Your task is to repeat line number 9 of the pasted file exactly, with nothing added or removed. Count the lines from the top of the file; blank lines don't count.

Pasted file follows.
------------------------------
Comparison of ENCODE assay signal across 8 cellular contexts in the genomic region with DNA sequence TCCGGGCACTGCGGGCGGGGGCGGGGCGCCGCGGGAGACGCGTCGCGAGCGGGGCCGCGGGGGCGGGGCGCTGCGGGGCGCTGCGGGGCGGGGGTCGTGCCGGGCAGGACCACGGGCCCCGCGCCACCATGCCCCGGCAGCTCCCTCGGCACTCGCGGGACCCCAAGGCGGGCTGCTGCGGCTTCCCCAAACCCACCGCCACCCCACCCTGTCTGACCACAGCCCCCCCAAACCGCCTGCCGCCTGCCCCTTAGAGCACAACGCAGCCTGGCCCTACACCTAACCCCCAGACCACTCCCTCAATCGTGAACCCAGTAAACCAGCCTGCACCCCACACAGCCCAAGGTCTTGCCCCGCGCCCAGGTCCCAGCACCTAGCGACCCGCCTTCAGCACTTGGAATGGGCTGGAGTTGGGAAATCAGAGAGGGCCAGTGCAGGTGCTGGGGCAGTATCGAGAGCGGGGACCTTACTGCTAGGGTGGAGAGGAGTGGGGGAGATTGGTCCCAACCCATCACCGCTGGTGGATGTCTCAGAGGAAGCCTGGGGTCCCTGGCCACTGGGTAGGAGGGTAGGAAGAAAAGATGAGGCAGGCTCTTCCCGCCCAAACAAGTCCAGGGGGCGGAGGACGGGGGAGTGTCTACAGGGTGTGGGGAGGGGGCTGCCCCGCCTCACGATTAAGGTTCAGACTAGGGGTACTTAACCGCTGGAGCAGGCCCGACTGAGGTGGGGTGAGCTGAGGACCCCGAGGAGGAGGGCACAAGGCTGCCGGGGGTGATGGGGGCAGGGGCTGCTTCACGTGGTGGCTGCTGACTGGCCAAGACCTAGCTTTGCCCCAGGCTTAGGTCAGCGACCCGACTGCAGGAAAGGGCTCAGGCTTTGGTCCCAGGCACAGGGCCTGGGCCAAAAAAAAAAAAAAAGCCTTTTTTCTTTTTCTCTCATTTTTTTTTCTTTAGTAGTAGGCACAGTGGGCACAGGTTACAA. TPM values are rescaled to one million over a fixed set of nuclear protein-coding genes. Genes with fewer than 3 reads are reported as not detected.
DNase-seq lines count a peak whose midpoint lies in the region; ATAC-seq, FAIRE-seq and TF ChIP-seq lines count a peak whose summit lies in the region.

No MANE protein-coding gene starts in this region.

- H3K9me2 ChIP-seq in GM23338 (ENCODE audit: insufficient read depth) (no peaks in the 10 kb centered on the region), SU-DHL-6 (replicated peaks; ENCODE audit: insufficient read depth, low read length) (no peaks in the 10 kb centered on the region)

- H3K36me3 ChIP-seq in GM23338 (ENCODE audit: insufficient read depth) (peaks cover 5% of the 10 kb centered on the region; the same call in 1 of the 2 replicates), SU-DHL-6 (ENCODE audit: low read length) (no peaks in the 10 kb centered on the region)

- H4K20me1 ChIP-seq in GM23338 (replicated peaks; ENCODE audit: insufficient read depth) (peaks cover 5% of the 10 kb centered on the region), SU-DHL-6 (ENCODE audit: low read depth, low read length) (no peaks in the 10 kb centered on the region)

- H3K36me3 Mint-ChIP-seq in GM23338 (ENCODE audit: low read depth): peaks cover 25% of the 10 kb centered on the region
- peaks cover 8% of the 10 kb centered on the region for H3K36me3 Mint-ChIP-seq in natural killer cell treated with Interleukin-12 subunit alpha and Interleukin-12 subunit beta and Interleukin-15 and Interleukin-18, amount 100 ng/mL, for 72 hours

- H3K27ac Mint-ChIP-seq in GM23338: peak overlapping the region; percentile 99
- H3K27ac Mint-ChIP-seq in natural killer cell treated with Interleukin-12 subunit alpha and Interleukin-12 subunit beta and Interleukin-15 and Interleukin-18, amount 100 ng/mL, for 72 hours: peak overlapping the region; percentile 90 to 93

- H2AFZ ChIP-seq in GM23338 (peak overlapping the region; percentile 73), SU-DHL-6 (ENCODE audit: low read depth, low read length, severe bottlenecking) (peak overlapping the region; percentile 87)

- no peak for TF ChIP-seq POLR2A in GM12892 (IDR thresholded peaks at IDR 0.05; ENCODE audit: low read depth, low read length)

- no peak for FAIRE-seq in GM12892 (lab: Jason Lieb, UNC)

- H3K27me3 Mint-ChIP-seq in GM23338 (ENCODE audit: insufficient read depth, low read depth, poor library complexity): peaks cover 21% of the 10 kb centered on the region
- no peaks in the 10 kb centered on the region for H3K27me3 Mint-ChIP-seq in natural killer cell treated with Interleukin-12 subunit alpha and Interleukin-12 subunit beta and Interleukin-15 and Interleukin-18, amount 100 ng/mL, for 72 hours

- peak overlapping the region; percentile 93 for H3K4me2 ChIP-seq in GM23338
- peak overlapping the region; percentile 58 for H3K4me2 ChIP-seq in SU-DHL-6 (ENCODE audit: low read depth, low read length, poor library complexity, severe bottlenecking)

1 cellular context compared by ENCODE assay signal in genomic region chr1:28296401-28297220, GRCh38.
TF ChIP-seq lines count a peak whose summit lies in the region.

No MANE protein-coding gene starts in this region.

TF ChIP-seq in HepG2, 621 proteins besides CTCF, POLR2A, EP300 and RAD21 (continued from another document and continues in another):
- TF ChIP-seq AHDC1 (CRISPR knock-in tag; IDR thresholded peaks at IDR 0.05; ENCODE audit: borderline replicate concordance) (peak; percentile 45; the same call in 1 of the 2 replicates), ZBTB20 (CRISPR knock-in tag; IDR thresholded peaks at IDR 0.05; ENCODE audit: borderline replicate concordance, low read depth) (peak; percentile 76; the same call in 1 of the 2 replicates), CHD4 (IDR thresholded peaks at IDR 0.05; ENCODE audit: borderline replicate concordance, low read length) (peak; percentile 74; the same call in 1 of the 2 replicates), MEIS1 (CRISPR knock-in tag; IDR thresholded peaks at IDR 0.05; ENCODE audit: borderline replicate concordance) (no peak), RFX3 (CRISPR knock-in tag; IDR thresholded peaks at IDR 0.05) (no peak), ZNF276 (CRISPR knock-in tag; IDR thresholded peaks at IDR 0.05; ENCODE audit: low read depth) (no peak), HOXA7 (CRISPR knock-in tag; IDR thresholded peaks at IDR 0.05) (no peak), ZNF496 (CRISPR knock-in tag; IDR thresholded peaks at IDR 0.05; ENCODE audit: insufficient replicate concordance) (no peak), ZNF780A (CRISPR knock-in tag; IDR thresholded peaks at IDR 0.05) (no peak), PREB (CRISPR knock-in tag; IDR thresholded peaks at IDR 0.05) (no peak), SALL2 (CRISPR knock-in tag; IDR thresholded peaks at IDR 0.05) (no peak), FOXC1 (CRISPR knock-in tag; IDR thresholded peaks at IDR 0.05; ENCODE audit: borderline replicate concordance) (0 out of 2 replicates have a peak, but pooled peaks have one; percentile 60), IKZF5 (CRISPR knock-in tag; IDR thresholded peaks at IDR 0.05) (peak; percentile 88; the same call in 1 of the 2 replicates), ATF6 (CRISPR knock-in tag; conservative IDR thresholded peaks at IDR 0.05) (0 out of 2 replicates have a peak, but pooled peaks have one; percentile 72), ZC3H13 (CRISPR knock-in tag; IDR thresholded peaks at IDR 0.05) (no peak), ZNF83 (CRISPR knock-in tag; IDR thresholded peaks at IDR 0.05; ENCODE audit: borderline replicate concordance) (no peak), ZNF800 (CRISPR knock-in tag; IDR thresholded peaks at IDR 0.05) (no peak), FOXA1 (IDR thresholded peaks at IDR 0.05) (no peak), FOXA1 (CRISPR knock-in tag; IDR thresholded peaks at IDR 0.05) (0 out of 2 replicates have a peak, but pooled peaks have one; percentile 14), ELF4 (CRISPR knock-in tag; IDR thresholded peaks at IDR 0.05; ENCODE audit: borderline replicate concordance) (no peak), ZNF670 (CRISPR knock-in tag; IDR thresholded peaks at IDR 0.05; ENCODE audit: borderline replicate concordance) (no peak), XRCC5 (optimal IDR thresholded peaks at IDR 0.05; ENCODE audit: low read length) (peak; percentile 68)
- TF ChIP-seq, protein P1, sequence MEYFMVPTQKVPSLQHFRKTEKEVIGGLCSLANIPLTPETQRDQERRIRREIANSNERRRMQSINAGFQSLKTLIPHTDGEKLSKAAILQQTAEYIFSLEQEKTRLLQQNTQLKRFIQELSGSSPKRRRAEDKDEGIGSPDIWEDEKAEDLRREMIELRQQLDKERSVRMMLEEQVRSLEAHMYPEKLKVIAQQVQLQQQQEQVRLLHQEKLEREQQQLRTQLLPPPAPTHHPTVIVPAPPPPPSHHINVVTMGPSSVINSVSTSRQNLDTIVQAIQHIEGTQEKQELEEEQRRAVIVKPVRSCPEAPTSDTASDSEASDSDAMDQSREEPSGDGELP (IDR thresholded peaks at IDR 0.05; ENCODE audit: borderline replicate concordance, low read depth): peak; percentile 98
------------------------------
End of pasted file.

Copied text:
- H3K27ac Mint-ChIP-seq in GM23338: peak overlapping the region; percentile 99